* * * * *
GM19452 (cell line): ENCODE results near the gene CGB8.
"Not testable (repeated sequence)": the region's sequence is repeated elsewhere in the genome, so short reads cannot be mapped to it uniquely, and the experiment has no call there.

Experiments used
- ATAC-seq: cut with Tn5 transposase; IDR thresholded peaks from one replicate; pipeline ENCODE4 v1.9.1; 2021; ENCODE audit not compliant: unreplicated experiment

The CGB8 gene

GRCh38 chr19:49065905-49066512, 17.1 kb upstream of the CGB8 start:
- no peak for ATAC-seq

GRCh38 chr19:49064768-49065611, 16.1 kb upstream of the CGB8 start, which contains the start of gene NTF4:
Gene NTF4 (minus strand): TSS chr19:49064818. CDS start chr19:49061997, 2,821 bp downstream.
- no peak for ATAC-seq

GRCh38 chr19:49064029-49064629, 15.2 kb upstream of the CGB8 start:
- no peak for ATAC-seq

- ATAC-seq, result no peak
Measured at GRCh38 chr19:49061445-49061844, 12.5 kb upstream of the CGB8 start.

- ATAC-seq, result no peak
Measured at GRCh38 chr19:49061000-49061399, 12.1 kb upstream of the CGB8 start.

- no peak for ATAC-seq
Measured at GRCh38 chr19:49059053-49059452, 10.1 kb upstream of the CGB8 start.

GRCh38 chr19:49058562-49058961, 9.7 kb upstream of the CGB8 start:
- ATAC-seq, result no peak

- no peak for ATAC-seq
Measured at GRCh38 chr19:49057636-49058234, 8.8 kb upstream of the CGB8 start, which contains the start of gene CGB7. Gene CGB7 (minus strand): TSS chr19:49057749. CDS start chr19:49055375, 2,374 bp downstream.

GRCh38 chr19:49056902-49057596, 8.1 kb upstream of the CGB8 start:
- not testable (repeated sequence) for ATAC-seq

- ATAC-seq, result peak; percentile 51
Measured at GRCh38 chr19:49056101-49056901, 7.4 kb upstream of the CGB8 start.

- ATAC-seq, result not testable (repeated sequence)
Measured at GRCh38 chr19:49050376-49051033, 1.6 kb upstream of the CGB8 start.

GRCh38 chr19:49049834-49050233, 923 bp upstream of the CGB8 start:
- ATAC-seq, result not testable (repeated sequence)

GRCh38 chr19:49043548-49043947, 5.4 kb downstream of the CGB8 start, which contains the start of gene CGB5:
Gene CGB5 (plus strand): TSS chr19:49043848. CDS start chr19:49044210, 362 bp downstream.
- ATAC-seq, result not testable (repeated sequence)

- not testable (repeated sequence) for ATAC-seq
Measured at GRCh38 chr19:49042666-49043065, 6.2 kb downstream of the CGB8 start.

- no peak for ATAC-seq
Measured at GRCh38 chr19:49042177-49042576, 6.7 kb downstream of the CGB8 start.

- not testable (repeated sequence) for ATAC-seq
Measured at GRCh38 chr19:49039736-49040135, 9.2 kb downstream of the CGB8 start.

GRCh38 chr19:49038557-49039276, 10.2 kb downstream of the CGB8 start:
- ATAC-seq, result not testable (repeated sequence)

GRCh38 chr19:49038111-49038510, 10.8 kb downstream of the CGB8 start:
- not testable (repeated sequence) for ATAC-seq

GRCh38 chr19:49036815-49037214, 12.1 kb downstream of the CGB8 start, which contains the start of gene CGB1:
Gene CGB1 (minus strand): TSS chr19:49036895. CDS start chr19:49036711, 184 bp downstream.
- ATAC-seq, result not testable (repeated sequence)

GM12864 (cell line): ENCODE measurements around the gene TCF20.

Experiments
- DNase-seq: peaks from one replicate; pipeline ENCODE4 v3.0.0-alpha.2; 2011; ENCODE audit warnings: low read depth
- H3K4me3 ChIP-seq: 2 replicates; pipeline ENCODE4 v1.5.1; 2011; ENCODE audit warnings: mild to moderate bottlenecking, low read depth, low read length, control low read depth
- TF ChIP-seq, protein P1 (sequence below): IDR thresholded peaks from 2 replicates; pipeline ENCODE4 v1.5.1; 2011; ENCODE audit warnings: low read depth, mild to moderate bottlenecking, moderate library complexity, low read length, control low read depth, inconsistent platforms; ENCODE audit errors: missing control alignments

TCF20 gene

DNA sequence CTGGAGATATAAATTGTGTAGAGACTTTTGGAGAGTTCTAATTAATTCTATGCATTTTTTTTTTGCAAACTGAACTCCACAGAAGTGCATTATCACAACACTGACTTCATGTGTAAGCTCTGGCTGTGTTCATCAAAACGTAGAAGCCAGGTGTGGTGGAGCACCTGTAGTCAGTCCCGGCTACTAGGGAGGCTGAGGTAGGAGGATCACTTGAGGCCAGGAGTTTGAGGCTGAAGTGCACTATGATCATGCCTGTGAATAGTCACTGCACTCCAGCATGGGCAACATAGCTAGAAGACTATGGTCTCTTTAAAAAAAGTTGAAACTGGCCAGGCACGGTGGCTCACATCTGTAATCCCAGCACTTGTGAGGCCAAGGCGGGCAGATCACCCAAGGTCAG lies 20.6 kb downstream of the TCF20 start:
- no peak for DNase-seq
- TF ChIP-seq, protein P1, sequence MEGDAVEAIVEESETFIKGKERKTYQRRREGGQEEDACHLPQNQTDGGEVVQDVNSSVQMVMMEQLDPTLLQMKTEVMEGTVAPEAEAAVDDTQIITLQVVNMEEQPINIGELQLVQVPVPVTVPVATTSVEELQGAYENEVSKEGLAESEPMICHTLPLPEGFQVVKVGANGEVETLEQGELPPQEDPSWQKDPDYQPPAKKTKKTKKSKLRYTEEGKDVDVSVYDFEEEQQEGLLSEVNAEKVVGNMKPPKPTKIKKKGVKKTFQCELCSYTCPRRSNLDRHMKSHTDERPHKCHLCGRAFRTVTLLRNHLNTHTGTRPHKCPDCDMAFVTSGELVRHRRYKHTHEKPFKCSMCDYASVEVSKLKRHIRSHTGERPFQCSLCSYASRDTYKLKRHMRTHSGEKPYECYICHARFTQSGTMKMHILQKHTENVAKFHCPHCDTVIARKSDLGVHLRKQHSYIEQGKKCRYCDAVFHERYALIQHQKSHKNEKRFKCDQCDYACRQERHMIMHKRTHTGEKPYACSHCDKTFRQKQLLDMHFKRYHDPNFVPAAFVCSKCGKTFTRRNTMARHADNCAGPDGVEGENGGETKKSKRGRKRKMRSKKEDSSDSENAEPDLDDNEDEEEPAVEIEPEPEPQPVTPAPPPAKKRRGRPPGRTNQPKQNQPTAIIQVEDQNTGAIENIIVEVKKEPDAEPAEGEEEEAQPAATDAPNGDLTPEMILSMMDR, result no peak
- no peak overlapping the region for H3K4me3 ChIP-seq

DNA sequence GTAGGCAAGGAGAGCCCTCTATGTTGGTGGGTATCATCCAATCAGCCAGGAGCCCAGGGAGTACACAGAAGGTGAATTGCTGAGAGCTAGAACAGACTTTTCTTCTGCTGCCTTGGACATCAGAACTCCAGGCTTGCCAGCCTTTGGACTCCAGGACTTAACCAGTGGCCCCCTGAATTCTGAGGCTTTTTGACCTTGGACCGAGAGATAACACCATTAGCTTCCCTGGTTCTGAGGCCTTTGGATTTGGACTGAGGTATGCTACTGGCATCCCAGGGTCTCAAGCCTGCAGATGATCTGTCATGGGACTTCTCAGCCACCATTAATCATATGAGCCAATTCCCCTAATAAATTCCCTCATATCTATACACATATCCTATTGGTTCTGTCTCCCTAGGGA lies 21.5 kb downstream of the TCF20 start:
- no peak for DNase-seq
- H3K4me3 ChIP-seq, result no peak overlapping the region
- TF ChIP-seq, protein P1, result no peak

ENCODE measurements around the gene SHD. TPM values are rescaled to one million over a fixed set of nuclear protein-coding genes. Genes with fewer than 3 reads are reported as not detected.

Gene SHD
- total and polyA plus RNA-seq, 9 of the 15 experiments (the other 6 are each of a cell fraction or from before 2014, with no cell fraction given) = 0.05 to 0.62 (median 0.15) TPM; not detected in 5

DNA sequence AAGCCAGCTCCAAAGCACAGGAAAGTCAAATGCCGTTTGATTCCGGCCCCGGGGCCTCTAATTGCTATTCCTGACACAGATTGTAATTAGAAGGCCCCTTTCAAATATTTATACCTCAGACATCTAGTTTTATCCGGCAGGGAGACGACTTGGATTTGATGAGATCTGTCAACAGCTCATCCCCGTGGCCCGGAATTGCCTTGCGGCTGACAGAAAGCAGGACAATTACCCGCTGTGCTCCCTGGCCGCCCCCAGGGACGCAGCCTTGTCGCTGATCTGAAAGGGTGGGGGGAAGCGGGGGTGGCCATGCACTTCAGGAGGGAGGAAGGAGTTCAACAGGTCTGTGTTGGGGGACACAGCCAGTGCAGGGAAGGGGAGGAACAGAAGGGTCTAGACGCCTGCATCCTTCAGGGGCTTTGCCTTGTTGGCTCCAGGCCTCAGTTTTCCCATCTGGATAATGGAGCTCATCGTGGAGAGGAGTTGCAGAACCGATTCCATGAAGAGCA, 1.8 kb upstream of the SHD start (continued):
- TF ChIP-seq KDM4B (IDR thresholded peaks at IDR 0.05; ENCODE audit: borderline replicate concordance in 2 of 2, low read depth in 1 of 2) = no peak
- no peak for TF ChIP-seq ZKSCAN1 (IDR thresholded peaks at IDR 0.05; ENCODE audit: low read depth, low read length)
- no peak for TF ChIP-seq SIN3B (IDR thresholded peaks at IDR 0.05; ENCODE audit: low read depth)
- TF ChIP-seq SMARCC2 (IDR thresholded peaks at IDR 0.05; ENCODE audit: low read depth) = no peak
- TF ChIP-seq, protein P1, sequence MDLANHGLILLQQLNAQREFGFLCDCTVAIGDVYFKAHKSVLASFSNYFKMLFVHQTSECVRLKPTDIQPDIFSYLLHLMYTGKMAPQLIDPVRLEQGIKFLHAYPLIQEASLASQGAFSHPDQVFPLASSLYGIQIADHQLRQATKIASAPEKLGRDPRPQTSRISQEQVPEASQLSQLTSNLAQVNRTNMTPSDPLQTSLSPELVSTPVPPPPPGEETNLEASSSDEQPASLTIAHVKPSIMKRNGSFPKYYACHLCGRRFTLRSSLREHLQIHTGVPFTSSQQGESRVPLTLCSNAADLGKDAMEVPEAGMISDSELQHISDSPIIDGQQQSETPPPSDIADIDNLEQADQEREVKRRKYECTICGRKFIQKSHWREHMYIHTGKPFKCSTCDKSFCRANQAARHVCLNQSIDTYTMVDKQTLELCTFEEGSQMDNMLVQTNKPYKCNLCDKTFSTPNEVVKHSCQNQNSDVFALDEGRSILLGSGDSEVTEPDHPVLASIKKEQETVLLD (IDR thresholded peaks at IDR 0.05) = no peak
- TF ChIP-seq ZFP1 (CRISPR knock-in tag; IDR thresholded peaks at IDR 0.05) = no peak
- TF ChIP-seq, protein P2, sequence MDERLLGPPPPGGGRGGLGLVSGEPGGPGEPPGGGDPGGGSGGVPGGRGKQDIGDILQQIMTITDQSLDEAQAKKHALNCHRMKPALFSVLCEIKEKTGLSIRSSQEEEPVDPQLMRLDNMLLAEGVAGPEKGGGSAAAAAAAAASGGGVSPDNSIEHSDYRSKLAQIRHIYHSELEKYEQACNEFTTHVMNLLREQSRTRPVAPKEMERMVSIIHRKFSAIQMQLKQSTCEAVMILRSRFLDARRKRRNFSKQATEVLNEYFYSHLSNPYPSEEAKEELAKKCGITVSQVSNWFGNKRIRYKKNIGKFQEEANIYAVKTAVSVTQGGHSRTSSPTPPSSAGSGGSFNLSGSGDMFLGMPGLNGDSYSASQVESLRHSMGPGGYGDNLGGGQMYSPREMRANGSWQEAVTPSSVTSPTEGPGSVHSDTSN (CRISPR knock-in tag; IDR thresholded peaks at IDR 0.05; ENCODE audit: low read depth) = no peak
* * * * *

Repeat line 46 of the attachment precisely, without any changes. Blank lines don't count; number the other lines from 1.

- ATAC-seq, result not testable (repeated sequence)